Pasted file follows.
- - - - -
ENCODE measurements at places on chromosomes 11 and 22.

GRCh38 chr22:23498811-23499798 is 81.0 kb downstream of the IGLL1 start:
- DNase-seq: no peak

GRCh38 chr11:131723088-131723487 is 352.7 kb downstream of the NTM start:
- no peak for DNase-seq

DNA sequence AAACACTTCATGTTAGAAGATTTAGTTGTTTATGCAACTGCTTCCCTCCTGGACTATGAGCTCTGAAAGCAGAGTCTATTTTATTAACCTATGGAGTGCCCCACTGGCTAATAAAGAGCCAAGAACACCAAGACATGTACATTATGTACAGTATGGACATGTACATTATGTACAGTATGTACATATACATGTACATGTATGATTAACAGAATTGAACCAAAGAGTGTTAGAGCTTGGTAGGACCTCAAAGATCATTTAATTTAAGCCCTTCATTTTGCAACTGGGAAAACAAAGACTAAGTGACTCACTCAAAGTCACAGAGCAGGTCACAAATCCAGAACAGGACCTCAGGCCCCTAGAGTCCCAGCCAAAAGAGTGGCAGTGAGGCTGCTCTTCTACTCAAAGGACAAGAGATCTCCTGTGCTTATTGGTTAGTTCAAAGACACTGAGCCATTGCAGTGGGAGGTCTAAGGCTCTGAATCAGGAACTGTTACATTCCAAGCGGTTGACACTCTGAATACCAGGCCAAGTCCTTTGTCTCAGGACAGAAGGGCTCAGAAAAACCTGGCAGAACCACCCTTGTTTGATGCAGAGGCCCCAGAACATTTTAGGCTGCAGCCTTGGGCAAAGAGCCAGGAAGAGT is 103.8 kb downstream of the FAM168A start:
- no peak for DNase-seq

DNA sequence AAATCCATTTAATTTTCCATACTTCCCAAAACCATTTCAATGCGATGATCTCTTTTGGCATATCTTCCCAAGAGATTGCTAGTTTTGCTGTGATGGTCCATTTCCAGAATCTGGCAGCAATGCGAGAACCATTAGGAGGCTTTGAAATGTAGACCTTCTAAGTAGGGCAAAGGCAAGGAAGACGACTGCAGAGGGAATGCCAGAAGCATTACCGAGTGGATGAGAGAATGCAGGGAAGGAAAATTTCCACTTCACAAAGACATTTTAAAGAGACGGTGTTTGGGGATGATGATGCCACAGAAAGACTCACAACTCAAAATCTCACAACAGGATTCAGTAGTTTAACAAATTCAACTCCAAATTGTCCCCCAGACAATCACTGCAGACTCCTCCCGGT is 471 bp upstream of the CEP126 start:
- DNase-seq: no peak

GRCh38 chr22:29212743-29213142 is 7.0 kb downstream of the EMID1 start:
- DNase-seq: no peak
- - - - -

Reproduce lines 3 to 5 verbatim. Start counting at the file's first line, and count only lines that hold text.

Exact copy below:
- DNase-seq: no peak

GRCh38 chr11:131723088-131723487 is 352.7 kb downstream of the NTM start:
- no peak for DNase-seq